Linguistic Variation Yearbook 2004
  • ISSN 1568-1483
  • E-ISSN: 1569-9900
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This paper offers a new analysis of Japanese scrambling, under which some instances of scrambling phenomena are derived from the process of linearization. It is specifically proposed that the absence of formal agreement in Japanese enables Spell-Out to apply solely to an argument of the verb. The spelled out argument is “dislocated” at PF by the mechanisms of linearization of spelled out syntactic objects. Radical reconstruction effects, along with various other properties of Japanese scrambling such as the proper binding effects, are captured as a natural consequence of the proposed analysis, because the scrambled constituent actually does not undergo any syntactic movement but rather stays in the base-generated position. It is also argued that an analysis of scrambling ought to be eclectic in the sense that another strategy, which employs null operator movement to establish the relation between the dislocated element and the gap, is also available in Japanese, as originally proposed by Ueyama (2002). Thus, the optionality of Japanese scrambling is shifted under the proposed analysis to the optional application of Spell-Out (made possible by the absence of formal agreement) and the optional selection of a null operator in the numeration. The paper is concluded with the speculation that the availability of the latter strategy is due to the rich use of predication in Japanese.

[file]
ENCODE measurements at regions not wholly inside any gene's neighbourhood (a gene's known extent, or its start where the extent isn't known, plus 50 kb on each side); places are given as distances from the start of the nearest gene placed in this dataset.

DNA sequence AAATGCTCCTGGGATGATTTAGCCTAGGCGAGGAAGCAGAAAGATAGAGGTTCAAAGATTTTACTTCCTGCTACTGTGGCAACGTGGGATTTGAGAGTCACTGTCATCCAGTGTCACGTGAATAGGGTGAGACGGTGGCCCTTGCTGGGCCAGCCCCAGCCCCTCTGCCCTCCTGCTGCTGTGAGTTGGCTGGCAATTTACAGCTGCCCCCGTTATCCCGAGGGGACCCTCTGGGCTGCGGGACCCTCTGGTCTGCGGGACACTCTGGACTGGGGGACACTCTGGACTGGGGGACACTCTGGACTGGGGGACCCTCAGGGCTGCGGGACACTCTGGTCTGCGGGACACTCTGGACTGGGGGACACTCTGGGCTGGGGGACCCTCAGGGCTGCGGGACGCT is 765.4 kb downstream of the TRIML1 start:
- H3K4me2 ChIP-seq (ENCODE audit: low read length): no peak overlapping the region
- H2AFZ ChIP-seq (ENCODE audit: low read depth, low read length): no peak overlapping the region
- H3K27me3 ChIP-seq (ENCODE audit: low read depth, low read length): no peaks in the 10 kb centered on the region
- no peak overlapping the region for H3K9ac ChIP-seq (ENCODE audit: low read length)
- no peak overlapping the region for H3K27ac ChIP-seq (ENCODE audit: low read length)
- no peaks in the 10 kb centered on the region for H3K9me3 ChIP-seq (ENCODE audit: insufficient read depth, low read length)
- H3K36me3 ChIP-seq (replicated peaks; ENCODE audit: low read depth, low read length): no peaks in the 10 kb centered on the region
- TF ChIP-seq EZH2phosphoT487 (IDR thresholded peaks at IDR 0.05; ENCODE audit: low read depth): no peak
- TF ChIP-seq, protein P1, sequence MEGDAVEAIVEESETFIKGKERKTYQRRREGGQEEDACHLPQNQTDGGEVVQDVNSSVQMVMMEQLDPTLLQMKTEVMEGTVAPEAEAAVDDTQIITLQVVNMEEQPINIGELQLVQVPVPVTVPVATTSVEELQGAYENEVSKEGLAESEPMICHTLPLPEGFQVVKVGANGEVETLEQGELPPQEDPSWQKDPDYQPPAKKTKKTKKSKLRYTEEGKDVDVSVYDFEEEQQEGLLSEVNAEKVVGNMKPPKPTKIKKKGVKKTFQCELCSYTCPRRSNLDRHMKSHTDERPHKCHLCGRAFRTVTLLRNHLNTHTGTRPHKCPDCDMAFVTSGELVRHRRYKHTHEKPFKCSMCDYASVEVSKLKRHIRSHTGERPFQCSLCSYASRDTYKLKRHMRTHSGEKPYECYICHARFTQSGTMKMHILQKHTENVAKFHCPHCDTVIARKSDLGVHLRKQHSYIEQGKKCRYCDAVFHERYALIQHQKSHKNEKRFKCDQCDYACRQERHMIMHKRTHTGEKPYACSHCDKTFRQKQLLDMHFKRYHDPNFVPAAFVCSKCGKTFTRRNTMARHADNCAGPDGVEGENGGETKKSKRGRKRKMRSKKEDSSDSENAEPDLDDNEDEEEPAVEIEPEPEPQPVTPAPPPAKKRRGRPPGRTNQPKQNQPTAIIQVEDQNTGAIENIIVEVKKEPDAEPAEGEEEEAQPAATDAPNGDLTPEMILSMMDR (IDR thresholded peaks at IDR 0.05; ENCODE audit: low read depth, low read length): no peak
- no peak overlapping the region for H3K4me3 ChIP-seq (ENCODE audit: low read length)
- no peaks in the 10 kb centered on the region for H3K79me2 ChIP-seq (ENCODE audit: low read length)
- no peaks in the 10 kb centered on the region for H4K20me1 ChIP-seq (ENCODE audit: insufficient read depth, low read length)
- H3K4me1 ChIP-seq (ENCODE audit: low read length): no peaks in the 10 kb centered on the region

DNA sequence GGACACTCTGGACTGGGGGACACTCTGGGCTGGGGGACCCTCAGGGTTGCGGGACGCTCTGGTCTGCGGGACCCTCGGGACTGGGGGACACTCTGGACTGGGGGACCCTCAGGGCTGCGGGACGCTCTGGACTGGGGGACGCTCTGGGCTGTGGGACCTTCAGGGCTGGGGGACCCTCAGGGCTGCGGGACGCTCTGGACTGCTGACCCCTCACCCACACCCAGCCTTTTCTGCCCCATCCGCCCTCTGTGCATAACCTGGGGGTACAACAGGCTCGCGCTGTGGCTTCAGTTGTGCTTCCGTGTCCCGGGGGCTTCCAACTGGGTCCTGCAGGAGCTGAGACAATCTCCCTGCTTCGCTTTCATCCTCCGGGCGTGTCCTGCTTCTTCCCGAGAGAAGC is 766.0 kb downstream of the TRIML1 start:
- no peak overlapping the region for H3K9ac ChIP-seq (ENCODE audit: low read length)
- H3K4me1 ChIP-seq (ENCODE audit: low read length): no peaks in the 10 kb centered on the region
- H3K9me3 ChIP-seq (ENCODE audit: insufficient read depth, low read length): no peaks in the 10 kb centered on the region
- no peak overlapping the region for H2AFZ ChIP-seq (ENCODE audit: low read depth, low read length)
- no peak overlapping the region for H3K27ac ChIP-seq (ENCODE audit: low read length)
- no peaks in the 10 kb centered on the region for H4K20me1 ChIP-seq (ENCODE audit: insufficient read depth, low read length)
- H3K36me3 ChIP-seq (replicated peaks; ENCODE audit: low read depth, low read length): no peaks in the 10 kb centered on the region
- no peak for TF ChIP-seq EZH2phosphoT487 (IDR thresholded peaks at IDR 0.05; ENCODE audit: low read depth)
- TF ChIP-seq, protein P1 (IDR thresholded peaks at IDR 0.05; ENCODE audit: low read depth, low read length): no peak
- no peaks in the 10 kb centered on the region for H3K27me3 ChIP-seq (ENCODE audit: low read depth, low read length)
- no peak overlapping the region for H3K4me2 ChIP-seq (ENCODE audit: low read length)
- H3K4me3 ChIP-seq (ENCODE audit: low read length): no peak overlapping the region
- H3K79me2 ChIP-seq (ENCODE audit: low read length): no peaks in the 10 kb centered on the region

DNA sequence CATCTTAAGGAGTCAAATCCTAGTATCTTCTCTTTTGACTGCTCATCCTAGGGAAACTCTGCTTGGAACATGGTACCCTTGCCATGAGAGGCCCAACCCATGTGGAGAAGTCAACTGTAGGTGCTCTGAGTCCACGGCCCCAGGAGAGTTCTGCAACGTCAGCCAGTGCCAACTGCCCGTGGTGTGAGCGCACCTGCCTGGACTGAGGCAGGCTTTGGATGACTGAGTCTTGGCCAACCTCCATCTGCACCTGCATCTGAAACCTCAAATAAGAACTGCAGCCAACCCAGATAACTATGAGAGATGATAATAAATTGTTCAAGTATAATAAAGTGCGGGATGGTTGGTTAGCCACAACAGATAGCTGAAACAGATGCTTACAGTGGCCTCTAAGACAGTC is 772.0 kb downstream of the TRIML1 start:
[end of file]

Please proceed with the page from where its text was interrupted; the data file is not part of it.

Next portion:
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  • Article Type: Research Article
Keyword(s): agreement; cyclic Spell-Out; linearization; optionality; radical reconstruction; Scrambling
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